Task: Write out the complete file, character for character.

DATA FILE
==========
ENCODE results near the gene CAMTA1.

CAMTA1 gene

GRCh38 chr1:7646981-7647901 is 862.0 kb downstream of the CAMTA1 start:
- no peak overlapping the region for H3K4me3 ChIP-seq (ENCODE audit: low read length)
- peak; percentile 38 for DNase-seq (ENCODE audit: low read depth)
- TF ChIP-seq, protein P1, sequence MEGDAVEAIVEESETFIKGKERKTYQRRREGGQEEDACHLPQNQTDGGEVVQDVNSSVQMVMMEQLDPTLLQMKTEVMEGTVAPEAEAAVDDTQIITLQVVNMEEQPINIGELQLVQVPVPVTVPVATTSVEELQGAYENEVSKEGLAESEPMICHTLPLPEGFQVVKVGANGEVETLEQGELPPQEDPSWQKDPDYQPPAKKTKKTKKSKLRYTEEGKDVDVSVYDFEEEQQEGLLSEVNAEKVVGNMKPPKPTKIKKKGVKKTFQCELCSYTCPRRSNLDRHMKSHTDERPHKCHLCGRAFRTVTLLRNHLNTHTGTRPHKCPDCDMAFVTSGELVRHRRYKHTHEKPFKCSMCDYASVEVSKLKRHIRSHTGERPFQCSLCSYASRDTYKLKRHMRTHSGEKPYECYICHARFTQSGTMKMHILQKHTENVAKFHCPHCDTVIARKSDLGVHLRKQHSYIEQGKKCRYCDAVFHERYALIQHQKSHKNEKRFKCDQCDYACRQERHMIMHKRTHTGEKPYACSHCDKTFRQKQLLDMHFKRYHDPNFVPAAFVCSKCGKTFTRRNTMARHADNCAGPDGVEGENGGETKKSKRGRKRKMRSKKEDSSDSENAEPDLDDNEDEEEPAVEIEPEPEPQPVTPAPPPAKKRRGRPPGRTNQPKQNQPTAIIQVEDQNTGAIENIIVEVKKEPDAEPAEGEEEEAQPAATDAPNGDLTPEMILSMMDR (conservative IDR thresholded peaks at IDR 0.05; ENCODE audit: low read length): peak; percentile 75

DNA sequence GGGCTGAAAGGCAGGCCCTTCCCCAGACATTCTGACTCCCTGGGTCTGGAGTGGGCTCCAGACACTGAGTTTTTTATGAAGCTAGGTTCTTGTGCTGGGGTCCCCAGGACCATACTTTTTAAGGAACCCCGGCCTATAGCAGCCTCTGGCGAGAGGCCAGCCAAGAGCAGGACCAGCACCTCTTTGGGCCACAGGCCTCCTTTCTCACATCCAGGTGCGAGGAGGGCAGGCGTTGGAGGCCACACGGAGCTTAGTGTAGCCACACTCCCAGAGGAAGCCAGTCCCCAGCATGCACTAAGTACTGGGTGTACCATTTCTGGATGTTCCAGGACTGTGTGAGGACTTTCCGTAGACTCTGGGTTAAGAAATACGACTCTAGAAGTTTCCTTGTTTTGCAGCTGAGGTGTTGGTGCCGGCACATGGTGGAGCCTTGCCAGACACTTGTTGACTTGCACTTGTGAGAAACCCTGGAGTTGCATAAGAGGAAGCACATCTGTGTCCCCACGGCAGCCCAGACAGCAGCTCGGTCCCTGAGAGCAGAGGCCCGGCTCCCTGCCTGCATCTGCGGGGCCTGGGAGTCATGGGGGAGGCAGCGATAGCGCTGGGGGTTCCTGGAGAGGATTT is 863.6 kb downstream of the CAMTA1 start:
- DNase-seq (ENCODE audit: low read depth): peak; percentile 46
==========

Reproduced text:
ENCODE results near the gene CAMTA1.

CAMTA1 gene

GRCh38 chr1:7646981-7647901 is 862.0 kb downstream of the CAMTA1 start:
- no peak overlapping the region for H3K4me3 ChIP-seq (ENCODE audit: low read length)
- peak; percentile 38 for DNase-seq (ENCODE audit: low read depth)
- TF ChIP-seq, protein P1, sequence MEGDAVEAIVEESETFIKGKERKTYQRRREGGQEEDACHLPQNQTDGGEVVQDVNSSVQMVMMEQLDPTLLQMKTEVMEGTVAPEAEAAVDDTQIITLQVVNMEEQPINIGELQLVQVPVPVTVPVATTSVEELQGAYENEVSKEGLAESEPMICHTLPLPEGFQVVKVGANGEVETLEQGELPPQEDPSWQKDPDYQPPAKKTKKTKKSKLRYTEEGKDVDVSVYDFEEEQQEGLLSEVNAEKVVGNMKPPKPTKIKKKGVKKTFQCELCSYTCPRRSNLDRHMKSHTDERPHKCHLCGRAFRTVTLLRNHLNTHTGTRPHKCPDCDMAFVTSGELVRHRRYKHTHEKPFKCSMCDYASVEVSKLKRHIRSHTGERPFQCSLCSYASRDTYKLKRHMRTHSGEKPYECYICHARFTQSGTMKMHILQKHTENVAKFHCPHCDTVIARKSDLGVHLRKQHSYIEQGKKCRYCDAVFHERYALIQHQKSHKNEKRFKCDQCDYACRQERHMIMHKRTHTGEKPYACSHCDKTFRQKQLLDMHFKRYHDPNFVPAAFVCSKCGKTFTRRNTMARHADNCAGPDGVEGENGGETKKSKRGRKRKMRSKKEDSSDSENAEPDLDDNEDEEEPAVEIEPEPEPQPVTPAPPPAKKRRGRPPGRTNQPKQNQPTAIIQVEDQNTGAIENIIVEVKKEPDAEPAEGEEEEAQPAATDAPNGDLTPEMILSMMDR (conservative IDR thresholded peaks at IDR 0.05; ENCODE audit: low read length): peak; percentile 75

DNA sequence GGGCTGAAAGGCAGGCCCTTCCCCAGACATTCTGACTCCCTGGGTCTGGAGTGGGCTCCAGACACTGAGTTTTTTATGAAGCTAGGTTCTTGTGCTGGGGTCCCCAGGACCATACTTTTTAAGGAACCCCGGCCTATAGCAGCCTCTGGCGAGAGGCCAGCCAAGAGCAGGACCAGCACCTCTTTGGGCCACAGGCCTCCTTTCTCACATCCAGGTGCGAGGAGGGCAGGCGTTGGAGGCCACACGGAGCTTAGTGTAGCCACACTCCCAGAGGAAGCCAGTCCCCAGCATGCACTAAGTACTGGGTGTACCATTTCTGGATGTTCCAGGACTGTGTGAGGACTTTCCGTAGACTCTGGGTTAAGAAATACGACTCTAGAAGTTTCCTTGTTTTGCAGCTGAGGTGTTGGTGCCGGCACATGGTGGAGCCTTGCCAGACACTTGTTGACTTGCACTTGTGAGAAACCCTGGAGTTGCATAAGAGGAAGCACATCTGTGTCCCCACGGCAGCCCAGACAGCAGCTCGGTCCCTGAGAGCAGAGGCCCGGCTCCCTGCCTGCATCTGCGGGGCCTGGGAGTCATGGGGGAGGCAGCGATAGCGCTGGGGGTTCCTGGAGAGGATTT is 863.6 kb downstream of the CAMTA1 start:
- DNase-seq (ENCODE audit: low read depth): peak; percentile 46